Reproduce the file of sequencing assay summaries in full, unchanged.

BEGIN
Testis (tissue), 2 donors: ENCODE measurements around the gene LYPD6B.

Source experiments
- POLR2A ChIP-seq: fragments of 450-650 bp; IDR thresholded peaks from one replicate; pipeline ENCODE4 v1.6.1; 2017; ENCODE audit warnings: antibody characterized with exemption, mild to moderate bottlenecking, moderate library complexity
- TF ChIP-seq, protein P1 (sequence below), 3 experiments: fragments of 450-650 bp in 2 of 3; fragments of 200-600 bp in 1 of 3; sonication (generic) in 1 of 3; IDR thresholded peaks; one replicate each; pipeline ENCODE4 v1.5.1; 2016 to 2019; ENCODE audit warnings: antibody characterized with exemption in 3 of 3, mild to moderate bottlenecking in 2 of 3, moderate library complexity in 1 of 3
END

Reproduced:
Testis (tissue), 2 donors: ENCODE measurements around the gene LYPD6B.

Source experiments
- POLR2A ChIP-seq: fragments of 450-650 bp; IDR thresholded peaks from one replicate; pipeline ENCODE4 v1.6.1; 2017; ENCODE audit warnings: antibody characterized with exemption, mild to moderate bottlenecking, moderate library complexity
- TF ChIP-seq, protein P1 (sequence below), 3 experiments: fragments of 450-650 bp in 2 of 3; fragments of 200-600 bp in 1 of 3; sonication (generic) in 1 of 3; IDR thresholded peaks; one replicate each; pipeline ENCODE4 v1.5.1; 2016 to 2019; ENCODE audit warnings: antibody characterized with exemption in 3 of 3, mild to moderate bottlenecking in 2 of 3, moderate library complexity in 1 of 3